Radical operation for girl's rare illness

SEAMUS BOYER WAIRARAPA
Last updated 05:00 17/11/2012
Grace Yeats on Red Nose Day.
MYSTERY ILLNESS: Grace Yeats on Red Nose Day.

Relevant offers

National News

Huge retirement complex like 'British housing estate' gets go-ahead in Auckland Sharp fall in Wellington building consents in November, due to quake 60-minute challenge: Move over Gepetto, Joanna Griffiths has a chisel What is it that makes Wellington so windy? Police investigating aggravated robbery in Huntly Collecting everything from Matchbox cars to mini alcohol bottles a part of life for Michael Arthur's Pass closed due to flooding, slips Bit of Aaron Cruden observed in Montpellier billionaire owner Mohed Altrad Forget Marie Kondo – the best way to declutter is going through a breakup Weather bomb: Trampoline hits house

Carterton girl Grace Yeats will undergo brain surgery in a radical attempt to bring her home.

The 10-year-old will have an operation known as "deep brain stimulation" at Auckland's Starship Hospital on Wednesday.

It is her first major surgery since catching a mystery illness exactly six months ago.

Doctors will drill into Grace's skull and insert electrodes in her brain, in what is believed to be a medical first in New Zealand for a child.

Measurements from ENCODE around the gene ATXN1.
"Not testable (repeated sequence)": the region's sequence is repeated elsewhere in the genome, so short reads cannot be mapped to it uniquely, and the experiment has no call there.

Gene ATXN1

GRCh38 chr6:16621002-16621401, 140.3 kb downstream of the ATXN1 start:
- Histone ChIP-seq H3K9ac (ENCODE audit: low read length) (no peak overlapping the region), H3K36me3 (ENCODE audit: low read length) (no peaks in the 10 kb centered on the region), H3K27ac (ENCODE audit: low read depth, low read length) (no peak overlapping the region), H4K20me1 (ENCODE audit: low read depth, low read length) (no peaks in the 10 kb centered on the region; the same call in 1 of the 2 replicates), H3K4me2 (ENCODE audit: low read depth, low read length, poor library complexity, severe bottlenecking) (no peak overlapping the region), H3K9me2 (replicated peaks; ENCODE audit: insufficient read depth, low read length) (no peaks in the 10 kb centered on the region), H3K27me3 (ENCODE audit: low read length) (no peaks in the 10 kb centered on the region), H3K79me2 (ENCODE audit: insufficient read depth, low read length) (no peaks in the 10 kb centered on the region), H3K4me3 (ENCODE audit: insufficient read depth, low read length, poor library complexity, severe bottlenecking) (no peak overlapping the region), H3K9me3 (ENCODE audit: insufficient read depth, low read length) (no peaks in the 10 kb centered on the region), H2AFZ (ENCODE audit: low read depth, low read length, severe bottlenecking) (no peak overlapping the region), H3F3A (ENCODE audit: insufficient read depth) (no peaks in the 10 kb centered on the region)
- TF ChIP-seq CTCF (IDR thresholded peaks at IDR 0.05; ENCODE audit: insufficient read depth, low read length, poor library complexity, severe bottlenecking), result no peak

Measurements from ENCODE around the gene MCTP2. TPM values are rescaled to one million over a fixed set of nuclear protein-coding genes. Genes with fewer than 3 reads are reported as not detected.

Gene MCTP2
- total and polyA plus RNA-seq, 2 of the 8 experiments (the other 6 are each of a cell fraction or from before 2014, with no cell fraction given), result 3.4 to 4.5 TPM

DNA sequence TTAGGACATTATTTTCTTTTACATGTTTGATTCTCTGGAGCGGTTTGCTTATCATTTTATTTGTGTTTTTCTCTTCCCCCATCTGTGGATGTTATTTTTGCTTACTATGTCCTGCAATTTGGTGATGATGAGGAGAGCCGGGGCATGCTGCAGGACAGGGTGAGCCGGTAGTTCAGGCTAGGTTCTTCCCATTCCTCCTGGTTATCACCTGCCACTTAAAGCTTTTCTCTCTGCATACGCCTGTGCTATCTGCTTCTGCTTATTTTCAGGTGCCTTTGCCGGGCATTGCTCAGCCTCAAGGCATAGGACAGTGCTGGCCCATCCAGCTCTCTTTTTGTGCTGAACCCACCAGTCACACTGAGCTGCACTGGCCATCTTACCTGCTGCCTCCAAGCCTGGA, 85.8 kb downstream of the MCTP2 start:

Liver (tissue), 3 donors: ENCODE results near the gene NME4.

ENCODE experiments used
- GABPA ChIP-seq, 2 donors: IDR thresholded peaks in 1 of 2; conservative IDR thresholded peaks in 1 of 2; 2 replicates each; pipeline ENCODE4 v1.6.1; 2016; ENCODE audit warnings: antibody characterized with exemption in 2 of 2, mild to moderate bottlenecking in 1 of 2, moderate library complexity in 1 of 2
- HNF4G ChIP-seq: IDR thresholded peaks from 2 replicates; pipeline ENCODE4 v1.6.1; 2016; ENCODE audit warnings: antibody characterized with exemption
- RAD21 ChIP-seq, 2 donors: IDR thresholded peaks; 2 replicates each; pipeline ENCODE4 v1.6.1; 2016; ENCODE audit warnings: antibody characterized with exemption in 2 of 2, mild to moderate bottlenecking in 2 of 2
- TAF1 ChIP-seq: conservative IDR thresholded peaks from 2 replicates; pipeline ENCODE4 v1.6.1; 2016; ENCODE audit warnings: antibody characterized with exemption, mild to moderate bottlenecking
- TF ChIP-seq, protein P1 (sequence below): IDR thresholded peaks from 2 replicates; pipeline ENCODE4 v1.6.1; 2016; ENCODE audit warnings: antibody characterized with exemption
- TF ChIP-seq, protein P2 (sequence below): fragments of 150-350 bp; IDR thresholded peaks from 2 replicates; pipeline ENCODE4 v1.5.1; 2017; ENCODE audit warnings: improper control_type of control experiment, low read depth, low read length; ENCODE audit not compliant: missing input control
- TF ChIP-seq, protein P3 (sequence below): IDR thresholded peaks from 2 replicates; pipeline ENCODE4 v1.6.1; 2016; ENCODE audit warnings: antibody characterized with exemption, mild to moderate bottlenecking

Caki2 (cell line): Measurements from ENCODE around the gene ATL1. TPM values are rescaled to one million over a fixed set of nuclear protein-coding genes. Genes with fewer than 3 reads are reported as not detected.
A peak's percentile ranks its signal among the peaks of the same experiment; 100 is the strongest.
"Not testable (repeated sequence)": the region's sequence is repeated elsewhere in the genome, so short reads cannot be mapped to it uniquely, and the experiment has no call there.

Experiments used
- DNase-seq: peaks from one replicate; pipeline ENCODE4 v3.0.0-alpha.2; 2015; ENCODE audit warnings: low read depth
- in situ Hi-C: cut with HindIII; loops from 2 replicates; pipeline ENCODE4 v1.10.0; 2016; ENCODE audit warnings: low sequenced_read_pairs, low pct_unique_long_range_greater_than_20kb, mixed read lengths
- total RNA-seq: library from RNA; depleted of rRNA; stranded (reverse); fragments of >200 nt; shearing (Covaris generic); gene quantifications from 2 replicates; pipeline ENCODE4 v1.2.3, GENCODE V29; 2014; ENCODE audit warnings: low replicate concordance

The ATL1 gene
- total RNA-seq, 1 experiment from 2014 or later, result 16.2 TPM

The electrodes will then be wired to a pacemaker, which will be implanted in her chest.

The device will be calibrated to stimulate and counter the section of her brain that causes the intense and painful spasms that affect Grace's body.

Jonathan Tanner, spokesman for the Grace Yeats Trust, said the operation carried obvious risks, which were higher for Grace due to her age.

"It's exciting but scary.

"It is a positive that they are willing to do this . . . because we're running out of options."

While the operation was not a cure, it was hoped it would reduce the powerful spasms - or dystonia - which are seen as the biggest obstacle to bringing Grace home.

"The spasms are the thing that cause the most damage and distress, for everyone really."

The operation is also used to treat Parkinson's disease.

Grace, a St Mary's School pupil, has been unable to move since May when she was struck down with a mystery illness just hours after complaining of a sore throat.

Ad Feedback

- The Dominion Post

Special offers

Featured Promotions

Sponsored Content